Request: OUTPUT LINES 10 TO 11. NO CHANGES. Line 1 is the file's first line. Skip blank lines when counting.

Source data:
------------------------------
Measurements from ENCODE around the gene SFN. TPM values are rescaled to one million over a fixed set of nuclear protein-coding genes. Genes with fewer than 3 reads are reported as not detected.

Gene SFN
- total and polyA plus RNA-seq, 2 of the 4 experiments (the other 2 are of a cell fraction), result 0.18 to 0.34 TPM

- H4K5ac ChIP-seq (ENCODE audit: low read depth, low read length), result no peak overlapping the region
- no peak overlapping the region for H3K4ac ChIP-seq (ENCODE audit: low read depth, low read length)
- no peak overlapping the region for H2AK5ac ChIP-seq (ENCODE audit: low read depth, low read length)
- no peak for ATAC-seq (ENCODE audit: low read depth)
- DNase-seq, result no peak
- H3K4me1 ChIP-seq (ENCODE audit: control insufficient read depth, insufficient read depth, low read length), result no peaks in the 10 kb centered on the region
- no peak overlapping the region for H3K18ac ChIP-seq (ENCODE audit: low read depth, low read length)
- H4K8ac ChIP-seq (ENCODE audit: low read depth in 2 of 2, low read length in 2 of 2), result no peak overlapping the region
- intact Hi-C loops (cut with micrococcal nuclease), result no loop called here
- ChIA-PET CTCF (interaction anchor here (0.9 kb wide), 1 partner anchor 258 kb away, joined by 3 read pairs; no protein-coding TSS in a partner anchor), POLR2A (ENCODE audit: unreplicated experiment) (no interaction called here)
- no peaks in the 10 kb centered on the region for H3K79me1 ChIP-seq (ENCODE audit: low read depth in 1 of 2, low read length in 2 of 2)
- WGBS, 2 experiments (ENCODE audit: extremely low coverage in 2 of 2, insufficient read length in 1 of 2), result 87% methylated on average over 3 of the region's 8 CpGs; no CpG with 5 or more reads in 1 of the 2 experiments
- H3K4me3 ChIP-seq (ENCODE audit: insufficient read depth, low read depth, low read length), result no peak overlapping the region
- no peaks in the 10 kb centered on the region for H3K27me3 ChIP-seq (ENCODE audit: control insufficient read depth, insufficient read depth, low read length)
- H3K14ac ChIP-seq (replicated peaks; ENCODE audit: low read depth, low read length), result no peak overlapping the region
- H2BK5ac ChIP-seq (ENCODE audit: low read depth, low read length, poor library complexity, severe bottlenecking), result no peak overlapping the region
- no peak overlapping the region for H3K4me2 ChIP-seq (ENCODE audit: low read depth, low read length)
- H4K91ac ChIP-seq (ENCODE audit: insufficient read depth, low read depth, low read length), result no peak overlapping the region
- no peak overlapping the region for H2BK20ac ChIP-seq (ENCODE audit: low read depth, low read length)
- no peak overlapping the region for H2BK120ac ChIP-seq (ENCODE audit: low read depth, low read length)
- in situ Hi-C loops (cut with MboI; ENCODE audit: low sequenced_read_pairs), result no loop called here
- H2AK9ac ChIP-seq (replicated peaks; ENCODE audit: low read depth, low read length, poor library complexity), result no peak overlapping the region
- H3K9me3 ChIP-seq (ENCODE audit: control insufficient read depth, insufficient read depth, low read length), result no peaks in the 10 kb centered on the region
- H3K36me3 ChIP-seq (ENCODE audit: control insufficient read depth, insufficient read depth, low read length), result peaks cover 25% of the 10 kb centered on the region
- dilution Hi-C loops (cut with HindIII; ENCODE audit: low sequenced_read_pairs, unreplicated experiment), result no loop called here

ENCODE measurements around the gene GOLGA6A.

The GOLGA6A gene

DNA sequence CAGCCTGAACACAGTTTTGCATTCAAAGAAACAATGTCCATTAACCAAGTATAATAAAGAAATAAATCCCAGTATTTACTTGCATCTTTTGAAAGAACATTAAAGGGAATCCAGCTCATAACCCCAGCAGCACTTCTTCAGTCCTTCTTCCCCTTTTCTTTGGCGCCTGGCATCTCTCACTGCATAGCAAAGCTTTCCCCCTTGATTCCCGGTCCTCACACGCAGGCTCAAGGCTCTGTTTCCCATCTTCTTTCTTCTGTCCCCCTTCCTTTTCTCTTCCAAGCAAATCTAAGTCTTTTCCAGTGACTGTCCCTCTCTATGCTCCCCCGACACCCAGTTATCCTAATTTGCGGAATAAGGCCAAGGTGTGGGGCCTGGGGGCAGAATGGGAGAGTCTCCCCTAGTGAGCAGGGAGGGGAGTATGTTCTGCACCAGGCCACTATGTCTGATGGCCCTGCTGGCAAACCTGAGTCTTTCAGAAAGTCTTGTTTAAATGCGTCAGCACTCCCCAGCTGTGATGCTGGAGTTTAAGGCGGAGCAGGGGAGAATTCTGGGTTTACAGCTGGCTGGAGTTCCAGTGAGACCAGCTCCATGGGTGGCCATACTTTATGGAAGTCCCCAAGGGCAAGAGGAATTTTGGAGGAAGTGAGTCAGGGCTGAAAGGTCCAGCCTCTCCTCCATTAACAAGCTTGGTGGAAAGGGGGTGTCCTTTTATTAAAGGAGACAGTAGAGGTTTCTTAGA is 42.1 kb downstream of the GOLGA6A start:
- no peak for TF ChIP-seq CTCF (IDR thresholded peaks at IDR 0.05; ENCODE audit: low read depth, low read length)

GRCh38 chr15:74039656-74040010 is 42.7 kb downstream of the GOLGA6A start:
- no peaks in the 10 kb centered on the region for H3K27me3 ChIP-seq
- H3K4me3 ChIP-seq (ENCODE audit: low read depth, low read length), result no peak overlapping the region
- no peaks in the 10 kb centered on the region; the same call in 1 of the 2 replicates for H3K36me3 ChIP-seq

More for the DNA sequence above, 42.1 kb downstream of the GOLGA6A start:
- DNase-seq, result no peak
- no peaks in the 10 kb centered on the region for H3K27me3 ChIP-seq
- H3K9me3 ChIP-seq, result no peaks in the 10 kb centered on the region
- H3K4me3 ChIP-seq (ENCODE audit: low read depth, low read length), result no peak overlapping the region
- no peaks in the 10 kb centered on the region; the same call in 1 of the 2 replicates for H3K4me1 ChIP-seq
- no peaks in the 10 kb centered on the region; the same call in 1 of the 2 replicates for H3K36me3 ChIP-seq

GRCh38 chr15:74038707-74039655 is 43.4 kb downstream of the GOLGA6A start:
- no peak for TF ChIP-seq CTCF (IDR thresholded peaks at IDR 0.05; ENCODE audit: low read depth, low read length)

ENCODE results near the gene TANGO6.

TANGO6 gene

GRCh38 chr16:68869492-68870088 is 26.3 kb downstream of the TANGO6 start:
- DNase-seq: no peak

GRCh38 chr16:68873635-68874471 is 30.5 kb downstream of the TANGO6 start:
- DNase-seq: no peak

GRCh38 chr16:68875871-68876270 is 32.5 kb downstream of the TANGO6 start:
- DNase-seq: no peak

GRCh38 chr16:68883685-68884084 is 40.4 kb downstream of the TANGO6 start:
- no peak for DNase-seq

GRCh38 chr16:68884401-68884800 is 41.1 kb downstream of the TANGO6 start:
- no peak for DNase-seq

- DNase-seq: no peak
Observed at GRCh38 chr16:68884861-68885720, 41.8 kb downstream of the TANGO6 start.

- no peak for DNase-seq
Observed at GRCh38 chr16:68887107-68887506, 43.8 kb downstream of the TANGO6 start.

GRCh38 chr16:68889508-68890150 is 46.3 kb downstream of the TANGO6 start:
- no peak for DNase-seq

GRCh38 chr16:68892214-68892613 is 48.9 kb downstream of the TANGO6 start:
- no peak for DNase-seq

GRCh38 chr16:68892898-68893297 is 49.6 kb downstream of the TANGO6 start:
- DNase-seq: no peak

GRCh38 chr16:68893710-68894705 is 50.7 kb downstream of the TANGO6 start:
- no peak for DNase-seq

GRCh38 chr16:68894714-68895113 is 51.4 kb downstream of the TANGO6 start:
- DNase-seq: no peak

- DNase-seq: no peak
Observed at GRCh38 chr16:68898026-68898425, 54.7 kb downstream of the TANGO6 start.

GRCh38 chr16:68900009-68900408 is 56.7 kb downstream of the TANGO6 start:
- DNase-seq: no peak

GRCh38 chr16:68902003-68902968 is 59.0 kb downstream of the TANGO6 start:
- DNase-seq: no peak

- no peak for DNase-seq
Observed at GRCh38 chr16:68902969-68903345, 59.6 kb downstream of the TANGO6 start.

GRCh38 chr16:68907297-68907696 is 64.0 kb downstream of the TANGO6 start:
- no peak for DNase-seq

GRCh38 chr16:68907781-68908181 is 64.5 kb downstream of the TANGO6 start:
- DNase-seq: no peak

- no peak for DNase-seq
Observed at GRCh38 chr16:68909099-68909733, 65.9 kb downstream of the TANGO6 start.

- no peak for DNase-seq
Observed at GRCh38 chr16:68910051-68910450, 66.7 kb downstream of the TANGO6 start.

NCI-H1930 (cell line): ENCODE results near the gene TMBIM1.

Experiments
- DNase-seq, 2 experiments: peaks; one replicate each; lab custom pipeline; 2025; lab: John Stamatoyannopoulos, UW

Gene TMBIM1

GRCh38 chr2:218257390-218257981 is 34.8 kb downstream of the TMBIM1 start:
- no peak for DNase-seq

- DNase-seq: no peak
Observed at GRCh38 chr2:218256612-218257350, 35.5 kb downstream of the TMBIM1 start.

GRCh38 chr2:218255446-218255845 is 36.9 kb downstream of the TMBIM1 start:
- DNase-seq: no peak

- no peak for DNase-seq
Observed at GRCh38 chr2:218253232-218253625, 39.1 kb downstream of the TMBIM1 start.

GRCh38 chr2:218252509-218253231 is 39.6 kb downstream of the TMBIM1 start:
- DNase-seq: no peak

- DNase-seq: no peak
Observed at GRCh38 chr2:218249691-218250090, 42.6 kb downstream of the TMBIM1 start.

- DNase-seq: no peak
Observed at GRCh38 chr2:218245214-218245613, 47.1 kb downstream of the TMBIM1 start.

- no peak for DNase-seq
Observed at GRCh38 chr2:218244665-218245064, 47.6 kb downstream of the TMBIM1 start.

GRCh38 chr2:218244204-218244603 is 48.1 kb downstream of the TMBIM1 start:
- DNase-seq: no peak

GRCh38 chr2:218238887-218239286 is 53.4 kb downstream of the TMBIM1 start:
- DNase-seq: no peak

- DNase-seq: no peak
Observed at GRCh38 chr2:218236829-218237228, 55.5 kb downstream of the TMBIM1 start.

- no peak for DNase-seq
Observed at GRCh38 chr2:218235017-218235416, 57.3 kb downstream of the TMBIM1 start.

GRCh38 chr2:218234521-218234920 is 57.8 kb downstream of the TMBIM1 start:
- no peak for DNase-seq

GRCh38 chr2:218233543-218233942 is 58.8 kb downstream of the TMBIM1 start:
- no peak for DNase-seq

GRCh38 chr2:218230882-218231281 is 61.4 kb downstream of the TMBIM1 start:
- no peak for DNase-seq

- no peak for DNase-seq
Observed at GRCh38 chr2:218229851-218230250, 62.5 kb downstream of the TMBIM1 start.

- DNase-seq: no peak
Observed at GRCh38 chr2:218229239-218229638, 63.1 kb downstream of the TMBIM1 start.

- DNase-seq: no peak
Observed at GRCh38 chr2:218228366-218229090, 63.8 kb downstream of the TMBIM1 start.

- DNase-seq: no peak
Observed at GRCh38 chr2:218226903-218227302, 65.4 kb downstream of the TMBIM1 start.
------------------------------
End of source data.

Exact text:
- no peak overlapping the region for H3K18ac ChIP-seq (ENCODE audit: low read depth, low read length)
- H4K8ac ChIP-seq (ENCODE audit: low read depth in 2 of 2, low read length in 2 of 2), result no peak overlapping the region